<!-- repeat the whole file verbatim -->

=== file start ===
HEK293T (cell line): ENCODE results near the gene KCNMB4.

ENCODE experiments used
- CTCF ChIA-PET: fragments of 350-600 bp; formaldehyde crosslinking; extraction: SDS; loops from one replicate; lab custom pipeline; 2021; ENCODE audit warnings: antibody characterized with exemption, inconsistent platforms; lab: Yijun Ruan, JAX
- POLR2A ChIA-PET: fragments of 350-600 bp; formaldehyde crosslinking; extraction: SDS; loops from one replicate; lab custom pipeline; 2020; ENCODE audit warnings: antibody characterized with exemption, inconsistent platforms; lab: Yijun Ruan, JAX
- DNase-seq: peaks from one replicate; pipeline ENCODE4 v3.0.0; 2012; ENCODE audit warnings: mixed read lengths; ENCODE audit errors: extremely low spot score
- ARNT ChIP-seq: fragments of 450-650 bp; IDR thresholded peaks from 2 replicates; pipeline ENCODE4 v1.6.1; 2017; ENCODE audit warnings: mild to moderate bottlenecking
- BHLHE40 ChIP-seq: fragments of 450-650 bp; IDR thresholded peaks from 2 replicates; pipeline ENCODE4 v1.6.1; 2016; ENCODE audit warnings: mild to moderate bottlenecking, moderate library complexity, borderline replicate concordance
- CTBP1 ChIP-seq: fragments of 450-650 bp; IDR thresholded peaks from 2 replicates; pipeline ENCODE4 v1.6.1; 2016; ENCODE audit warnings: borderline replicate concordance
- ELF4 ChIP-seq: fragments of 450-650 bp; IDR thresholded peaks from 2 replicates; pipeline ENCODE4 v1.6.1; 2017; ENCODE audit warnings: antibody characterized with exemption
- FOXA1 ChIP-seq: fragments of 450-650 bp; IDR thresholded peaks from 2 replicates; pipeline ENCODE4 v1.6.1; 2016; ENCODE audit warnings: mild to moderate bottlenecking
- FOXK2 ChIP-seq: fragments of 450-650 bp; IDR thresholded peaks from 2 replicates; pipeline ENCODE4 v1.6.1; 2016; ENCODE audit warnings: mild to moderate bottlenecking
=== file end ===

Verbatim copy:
HEK293T (cell line): ENCODE results near the gene KCNMB4.

ENCODE experiments used
- CTCF ChIA-PET: fragments of 350-600 bp; formaldehyde crosslinking; extraction: SDS; loops from one replicate; lab custom pipeline; 2021; ENCODE audit warnings: antibody characterized with exemption, inconsistent platforms; lab: Yijun Ruan, JAX
- POLR2A ChIA-PET: fragments of 350-600 bp; formaldehyde crosslinking; extraction: SDS; loops from one replicate; lab custom pipeline; 2020; ENCODE audit warnings: antibody characterized with exemption, inconsistent platforms; lab: Yijun Ruan, JAX
- DNase-seq: peaks from one replicate; pipeline ENCODE4 v3.0.0; 2012; ENCODE audit warnings: mixed read lengths; ENCODE audit errors: extremely low spot score
- ARNT ChIP-seq: fragments of 450-650 bp; IDR thresholded peaks from 2 replicates; pipeline ENCODE4 v1.6.1; 2017; ENCODE audit warnings: mild to moderate bottlenecking
- BHLHE40 ChIP-seq: fragments of 450-650 bp; IDR thresholded peaks from 2 replicates; pipeline ENCODE4 v1.6.1; 2016; ENCODE audit warnings: mild to moderate bottlenecking, moderate library complexity, borderline replicate concordance
- CTBP1 ChIP-seq: fragments of 450-650 bp; IDR thresholded peaks from 2 replicates; pipeline ENCODE4 v1.6.1; 2016; ENCODE audit warnings: borderline replicate concordance
- ELF4 ChIP-seq: fragments of 450-650 bp; IDR thresholded peaks from 2 replicates; pipeline ENCODE4 v1.6.1; 2017; ENCODE audit warnings: antibody characterized with exemption
- FOXA1 ChIP-seq: fragments of 450-650 bp; IDR thresholded peaks from 2 replicates; pipeline ENCODE4 v1.6.1; 2016; ENCODE audit warnings: mild to moderate bottlenecking
- FOXK2 ChIP-seq: fragments of 450-650 bp; IDR thresholded peaks from 2 replicates; pipeline ENCODE4 v1.6.1; 2016; ENCODE audit warnings: mild to moderate bottlenecking